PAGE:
The past two days have been hectic. Moves are generally stressful events; there is a sense of displacement, maybe some disorientation. And then there is the body’s involvement to consider. Because I’m on a tight budget, I have to supply most of the labor, so I’m physically tired. But moving excites me because I adore possibility and seeing the world with a fresh perspective. My new space is smaller, and its windows provide a view of the treetops and the hills. I feel as if I’m living in a treehouse,which was a childhood fantasy. And I like nesting; a home is something one creates, and one should feel he or she belongs in the space. Home is a reflection of one’s identity. And too, I believe in the energies of spaces, so even inanimate objects belong to specific locations. As of tonight, I have essentials in place except for my books, which have yet to cross the threshold.
Moving in small bits over a period of a week gives me time to sort, to leave what is unecessary behind. I like feeling new. I like my everyday living simplified because it clears the space I need to the indulge my passions: Writing, reading, playing musical instruments, and riding my horse. So, with each object I bring into my new space, I ask myself, “How important is this to you? How much of my time do I really want to devote to maintaining material things?” When my grandfather reached his late seventies, he began to pare down his material possessions. I asked him why, for instance, he gave away his VCR, his Oldsmobile, his University of Tennessee season football tickets. He told me he was only going to keep possessions such as his tools and his hand-built trailer that allowed him to express his creativity. He told me it made him feel free. He was tired of worrying and fretting over so much of what defines the middle class, and he wanted time to garden, walk, and think. We both loved nothing more than weeding and planting together, most of the time not talking at all. This is when I felt closest to my grandfather. We occupied a space together sharing a passion while maintaining our own boundaries.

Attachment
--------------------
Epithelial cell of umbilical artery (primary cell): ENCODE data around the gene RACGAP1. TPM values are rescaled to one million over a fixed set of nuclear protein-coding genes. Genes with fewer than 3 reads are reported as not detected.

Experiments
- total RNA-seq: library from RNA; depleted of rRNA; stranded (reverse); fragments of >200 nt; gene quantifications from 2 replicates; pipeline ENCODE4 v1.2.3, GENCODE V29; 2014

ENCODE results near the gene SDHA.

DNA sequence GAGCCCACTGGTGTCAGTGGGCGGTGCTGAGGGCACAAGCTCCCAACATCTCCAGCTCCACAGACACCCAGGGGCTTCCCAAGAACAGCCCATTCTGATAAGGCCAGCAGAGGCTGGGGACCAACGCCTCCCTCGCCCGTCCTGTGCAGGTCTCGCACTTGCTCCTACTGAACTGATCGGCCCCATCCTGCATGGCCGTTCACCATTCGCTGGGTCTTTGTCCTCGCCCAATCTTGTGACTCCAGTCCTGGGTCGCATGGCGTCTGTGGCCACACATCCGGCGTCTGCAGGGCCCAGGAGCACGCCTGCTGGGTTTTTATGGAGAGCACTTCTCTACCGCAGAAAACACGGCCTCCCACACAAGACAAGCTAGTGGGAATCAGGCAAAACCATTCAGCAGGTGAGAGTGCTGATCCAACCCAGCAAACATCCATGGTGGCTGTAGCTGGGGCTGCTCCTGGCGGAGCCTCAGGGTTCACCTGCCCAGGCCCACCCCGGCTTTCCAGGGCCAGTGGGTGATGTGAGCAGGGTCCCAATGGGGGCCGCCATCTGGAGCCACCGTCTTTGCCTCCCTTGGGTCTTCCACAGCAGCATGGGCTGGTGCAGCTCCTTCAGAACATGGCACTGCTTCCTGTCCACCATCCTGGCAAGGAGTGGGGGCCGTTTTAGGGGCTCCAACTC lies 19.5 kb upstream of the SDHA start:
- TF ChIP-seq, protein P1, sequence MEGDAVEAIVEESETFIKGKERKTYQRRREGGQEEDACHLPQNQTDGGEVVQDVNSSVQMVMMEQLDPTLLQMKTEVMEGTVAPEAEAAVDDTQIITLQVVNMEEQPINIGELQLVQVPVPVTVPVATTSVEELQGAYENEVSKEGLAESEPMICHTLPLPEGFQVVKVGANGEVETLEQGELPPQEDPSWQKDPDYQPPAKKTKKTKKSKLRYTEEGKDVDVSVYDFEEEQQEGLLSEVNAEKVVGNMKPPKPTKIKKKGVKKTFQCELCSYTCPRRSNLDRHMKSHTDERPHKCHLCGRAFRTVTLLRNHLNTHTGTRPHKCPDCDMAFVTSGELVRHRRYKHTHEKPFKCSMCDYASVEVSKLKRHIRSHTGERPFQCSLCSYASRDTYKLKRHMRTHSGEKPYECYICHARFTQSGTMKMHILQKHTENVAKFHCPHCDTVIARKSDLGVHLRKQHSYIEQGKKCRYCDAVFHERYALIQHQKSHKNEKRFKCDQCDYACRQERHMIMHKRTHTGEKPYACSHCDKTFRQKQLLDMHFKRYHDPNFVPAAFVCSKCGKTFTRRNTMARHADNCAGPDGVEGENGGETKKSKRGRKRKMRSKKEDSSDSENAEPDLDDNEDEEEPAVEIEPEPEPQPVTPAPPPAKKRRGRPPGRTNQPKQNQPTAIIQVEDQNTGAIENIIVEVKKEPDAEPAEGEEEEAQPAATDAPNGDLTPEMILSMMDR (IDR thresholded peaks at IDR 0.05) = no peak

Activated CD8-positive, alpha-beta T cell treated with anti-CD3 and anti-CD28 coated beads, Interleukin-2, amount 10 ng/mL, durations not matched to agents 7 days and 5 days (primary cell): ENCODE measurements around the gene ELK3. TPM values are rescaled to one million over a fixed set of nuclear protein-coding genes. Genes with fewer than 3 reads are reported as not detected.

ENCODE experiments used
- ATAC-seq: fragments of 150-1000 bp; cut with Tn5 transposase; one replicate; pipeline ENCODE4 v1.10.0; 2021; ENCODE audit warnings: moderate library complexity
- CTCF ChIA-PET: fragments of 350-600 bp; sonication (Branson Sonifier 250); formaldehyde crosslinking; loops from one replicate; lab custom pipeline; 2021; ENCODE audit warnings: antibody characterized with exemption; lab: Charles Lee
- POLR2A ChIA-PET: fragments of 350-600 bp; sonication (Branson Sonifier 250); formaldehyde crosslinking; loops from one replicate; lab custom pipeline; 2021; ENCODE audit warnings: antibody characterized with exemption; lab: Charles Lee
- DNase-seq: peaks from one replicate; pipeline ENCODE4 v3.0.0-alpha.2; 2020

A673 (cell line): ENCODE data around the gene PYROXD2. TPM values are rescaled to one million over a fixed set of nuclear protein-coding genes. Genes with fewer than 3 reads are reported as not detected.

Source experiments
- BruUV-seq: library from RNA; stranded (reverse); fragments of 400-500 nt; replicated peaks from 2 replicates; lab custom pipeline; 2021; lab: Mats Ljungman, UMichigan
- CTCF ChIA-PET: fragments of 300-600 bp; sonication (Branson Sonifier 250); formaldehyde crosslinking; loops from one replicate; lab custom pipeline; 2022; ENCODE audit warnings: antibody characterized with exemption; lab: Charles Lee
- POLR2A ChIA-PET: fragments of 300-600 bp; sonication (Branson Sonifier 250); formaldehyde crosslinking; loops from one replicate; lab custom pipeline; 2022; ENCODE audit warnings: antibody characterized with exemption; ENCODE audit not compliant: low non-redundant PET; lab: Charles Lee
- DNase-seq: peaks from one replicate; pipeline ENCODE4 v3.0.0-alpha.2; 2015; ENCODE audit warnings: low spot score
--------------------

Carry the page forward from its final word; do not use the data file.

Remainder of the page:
Recently, my mother died, and I anticipated sorting her belongings. Like her mother, my mother kept ticket stubs from movies and plays, matchbook covers from restaurants and hotels, and programs from sporting events and church services. When I began the process, I quickly found that not only would I have to make decisions about my mother’s things, but my grandmother’s, grandfather’s, and great grandparents’ possessions, too. My mother had stored generations worth of garments, letters, and school year books. Essentially, I was responsible for the remainders of five lives.
Making choices about these personal belongings was difficult: Picture after picture of people I didn’t know, report cards, and newspaper clippings. What to keep and why became my preoccupation. But I knew I needed my own space, a space not dominated by others’ lives.